Night-Ops Gladius (75200OD)

Provided for review
by the kind folks at:

5 Stars

Light Type: Luxeon III LED
Light Class: Tactical / Rough Use / Specialty

The Night-Ops Gladius is the first illumination product offering from the Blackhawk Products Group. The light is designed with the armed professional in mind and even arrives in what appears to be a small polymer pistol case. Several innovations make this light stand out relative to the competition such as a one-handed dimming option and a strobe setting to disorient a subject. It is a very high quality illumination tool in many respects, but I found one or two areas that could use improvement in my opinion.

Body description: The body is made of machined aluminum and sports an "exceptionally hard coating", but the documentation does not state what the coating is. Third party sources indicate that it is a liquid ceramic coating, which would be a significant departure from the typical HA-III anodize found on many "tactical" lights. The lights are available in four finishes: Black, OD, Gray and Tan. The head is larger in diameter than the body, and has a slight outward step about 1/3 of the way toward the body tube. The body tube has 2 flat panels for engraving and 4 flutes to aid in grip. The tailcap has 4 protruding tabs (fins) near the body tube which serve as an anti-roll device and as a grip point for tightening and loosening the tailcap during battery changes. Lanyard holes are drilled in two of the opposing tabs. At the far end of the tailcap is a wide polymer ring with 6 molded-in grooves. This ring rotates to allow selection of the various operational modes. The bottom of the tailcap has the switch button for activating the light.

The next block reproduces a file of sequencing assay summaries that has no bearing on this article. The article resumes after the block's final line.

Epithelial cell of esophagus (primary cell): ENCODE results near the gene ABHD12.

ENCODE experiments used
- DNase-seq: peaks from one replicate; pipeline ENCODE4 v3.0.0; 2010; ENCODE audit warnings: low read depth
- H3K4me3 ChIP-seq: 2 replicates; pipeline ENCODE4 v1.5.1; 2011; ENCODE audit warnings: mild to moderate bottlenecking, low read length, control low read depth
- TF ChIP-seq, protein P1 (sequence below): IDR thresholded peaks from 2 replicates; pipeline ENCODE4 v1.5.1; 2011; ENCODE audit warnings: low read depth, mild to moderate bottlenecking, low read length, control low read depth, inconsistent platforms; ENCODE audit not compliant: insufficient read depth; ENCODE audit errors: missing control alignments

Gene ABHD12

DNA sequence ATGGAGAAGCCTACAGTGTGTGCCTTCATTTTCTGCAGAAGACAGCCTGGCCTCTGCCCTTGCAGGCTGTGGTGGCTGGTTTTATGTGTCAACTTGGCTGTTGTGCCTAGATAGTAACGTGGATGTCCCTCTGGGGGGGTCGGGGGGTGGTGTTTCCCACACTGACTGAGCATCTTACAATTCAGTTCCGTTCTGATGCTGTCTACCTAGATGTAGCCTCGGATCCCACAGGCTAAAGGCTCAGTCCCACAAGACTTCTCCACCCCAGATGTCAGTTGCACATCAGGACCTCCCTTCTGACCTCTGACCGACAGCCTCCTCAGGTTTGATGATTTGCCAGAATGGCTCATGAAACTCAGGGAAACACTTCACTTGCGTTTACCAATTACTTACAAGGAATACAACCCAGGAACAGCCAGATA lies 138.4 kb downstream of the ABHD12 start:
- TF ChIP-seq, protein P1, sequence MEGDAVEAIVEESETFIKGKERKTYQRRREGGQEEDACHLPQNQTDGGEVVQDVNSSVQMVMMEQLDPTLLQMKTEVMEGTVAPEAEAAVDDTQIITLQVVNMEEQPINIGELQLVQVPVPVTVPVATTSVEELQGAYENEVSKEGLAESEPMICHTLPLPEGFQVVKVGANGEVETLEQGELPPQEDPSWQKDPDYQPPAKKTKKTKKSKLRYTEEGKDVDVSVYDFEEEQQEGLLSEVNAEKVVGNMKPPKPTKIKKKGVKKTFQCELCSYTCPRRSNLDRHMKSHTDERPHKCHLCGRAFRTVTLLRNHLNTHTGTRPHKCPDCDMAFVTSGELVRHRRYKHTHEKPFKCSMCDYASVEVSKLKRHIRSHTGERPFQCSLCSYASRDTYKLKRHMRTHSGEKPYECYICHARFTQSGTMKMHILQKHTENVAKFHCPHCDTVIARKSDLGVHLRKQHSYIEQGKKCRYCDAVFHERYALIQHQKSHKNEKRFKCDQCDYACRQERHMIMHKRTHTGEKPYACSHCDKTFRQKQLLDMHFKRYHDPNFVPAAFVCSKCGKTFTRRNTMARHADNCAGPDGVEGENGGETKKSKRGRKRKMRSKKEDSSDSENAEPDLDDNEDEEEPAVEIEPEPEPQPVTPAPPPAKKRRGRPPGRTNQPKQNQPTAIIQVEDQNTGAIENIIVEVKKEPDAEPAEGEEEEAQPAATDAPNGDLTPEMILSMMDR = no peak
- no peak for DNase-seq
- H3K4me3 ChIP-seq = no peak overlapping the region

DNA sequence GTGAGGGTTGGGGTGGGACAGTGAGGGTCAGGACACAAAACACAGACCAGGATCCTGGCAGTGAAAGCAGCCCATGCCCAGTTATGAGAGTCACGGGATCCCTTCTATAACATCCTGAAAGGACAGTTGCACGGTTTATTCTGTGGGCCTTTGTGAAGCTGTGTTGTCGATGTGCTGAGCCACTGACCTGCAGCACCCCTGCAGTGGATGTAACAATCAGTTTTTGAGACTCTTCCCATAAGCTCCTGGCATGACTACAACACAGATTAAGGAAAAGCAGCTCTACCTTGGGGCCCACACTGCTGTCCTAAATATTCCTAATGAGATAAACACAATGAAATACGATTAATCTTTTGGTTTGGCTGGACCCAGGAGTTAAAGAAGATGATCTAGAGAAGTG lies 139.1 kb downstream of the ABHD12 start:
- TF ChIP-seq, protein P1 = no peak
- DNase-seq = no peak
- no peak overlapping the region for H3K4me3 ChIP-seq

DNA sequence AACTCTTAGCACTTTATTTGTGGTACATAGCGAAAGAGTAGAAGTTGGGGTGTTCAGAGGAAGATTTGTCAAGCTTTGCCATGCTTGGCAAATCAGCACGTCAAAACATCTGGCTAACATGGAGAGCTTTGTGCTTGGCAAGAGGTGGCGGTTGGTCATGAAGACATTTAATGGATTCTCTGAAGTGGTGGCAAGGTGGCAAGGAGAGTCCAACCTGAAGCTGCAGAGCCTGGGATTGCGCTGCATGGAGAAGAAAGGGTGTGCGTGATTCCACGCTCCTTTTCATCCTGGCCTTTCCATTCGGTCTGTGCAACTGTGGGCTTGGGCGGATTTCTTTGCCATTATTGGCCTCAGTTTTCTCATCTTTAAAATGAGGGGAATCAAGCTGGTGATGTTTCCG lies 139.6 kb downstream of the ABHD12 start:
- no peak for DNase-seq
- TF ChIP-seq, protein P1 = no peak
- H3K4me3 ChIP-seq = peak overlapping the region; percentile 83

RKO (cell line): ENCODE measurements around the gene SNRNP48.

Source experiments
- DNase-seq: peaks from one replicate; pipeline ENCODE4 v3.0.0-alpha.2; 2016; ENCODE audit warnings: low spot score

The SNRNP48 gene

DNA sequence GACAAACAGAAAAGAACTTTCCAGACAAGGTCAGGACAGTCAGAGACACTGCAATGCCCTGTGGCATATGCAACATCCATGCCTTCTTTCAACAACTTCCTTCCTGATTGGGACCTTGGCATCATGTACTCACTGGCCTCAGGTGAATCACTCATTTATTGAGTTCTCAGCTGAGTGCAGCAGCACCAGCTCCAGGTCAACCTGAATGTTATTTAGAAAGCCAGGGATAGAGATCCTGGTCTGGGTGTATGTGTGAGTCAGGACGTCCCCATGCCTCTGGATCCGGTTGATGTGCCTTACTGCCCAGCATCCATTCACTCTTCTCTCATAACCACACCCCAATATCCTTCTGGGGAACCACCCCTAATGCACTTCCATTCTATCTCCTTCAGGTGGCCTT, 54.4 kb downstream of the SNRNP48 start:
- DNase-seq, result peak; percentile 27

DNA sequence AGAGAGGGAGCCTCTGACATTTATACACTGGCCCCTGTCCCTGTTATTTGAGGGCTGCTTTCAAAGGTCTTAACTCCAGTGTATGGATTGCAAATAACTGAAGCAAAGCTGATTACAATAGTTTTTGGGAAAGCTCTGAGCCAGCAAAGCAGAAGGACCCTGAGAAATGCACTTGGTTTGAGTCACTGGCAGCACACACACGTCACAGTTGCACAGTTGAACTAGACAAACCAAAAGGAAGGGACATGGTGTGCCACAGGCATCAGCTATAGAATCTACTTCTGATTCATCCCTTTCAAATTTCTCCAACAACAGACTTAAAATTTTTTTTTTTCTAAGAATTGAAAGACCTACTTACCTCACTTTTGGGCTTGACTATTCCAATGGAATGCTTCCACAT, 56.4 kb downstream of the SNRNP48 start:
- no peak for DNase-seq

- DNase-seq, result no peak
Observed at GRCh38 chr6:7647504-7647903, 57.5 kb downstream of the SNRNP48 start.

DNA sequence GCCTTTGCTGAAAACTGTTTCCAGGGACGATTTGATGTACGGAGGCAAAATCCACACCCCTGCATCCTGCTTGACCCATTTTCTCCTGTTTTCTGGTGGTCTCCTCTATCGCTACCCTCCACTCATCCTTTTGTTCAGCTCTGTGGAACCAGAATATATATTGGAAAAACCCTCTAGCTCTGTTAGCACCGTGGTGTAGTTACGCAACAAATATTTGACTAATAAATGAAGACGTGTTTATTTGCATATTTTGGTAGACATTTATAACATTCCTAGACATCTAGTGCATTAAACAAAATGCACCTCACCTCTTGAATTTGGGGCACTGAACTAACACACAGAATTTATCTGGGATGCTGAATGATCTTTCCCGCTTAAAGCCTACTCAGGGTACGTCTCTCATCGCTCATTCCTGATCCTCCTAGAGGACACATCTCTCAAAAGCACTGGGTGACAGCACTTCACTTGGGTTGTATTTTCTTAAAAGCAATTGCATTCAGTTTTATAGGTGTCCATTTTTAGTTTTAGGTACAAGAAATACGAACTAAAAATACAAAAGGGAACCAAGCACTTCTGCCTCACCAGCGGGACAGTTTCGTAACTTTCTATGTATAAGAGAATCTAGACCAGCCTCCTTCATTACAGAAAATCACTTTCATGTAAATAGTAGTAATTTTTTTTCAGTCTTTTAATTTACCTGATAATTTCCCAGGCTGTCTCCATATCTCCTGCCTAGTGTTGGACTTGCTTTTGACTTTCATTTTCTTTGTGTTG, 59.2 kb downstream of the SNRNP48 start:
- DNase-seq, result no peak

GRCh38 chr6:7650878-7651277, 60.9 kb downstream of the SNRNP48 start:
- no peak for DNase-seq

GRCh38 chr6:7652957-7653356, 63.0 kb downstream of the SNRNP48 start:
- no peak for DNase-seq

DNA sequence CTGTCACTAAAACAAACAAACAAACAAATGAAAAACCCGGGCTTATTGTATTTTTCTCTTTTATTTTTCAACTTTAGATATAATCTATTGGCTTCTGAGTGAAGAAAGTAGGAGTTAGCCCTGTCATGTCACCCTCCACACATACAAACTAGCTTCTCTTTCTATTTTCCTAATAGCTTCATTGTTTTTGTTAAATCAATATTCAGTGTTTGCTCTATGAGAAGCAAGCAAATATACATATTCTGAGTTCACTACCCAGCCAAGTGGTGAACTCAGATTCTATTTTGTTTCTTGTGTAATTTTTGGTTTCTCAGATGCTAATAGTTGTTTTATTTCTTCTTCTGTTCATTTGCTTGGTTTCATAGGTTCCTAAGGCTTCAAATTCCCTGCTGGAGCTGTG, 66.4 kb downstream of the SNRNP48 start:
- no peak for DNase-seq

The bulb is a high-dome Luxeon III LED. The bulb and smooth reflector are protected behind a "high quality" glass lens. They type of glass is not identified, but it does appear to have an anti-reflective coating. The reflector has some slight bulges which does affects the beam pattern, although not to any serious degree.

Output description: Output is in the form of a pre-focused spot with an irregular corona and a wide spillbeam. The white light produced by the LED is a high color temperature and produces good color rendition weighted toward the blue end of the spectrum. A slight purplish tint is detectable when compared against a near sunlight-white source, but this tinting is not noticeable during normal use. The light has several modes of operation and can be dimmed to a very low level.

3000 (54.77)
3800 (38.00)
Lowest Possible
12 (3.46)
15 (0.15)

All throw readings are in Lux at one meter. The numbers in parenthesis are for comparison in the Comparison Charts.

Beam at one meter at target center and at target edge to show spillbeam.

At higher output levels the LED will generate waste heat. To prevent overheating, the Gladius has a thermal protection circuit which reduces light output 50% if excessive heat builds up. If the condition continues it will turn the light off. This can be overridden by turning the light off then on again. This will allow you to use the light in 15 second bursts before it turns off again if it is still too hot. Generally this condition should only happen if the light is in an extremely hot environment or it turns on accidentally while packed.